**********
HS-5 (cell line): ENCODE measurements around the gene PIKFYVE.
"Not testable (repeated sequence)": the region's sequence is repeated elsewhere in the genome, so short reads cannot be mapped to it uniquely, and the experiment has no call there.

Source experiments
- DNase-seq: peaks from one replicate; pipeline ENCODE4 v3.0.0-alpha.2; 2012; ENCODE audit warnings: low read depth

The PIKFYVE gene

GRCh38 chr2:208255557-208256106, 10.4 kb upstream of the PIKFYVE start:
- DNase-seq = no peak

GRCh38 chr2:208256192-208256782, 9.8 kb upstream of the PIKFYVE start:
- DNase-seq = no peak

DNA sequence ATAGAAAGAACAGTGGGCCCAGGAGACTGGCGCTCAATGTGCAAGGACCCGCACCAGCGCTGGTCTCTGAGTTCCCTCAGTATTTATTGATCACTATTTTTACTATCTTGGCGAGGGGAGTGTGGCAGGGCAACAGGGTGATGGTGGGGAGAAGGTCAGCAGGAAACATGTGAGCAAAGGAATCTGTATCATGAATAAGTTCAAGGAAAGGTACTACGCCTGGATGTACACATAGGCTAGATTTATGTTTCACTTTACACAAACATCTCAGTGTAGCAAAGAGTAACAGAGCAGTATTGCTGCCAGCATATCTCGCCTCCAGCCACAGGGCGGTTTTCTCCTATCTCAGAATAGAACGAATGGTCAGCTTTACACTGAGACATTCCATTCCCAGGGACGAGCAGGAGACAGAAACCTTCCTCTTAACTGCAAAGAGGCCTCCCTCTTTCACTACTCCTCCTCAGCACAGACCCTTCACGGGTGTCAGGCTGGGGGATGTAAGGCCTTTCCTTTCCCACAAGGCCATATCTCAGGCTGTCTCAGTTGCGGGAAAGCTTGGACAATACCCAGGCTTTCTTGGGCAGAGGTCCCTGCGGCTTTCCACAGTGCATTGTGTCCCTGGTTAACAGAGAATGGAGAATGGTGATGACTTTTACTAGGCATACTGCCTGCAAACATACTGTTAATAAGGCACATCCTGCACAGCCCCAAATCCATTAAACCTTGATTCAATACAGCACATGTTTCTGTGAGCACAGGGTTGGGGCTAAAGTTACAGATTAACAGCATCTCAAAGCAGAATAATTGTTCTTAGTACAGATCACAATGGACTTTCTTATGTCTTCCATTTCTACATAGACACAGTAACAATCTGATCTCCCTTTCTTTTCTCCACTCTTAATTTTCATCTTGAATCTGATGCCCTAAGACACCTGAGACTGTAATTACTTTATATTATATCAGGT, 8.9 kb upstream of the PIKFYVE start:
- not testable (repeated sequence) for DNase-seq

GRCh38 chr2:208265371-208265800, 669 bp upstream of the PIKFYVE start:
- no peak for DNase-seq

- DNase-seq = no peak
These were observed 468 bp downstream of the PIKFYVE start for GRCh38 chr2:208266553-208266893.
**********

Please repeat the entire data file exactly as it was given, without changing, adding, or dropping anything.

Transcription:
HS-5 (cell line): ENCODE measurements around the gene PIKFYVE.
"Not testable (repeated sequence)": the region's sequence is repeated elsewhere in the genome, so short reads cannot be mapped to it uniquely, and the experiment has no call there.

Source experiments
- DNase-seq: peaks from one replicate; pipeline ENCODE4 v3.0.0-alpha.2; 2012; ENCODE audit warnings: low read depth

The PIKFYVE gene

GRCh38 chr2:208255557-208256106, 10.4 kb upstream of the PIKFYVE start:
- DNase-seq = no peak

GRCh38 chr2:208256192-208256782, 9.8 kb upstream of the PIKFYVE start:
- DNase-seq = no peak

DNA sequence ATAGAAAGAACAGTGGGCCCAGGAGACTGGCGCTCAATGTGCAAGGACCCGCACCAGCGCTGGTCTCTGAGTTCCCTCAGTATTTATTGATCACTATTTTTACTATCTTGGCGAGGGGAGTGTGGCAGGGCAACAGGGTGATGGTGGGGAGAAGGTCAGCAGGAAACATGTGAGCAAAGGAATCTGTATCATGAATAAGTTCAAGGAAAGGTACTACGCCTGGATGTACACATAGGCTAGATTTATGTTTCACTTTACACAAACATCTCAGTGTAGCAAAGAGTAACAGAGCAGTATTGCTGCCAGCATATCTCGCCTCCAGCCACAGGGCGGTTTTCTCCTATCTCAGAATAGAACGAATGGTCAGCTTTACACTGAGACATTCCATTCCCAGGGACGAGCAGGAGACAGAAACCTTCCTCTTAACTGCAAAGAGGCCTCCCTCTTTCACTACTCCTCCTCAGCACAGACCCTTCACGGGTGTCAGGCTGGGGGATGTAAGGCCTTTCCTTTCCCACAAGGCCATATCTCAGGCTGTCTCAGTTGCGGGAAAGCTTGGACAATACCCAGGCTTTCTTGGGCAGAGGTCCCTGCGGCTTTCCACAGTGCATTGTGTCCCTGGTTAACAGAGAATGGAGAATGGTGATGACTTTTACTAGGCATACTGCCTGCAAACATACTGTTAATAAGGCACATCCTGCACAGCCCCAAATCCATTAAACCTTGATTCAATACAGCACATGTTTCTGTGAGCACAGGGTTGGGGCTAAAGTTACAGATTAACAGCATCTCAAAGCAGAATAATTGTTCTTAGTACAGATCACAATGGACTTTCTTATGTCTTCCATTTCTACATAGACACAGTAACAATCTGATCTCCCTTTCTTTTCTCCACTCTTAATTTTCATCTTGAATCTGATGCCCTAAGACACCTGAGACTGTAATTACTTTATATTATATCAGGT, 8.9 kb upstream of the PIKFYVE start:
- not testable (repeated sequence) for DNase-seq

GRCh38 chr2:208265371-208265800, 669 bp upstream of the PIKFYVE start:
- no peak for DNase-seq

- DNase-seq = no peak
These were observed 468 bp downstream of the PIKFYVE start for GRCh38 chr2:208266553-208266893.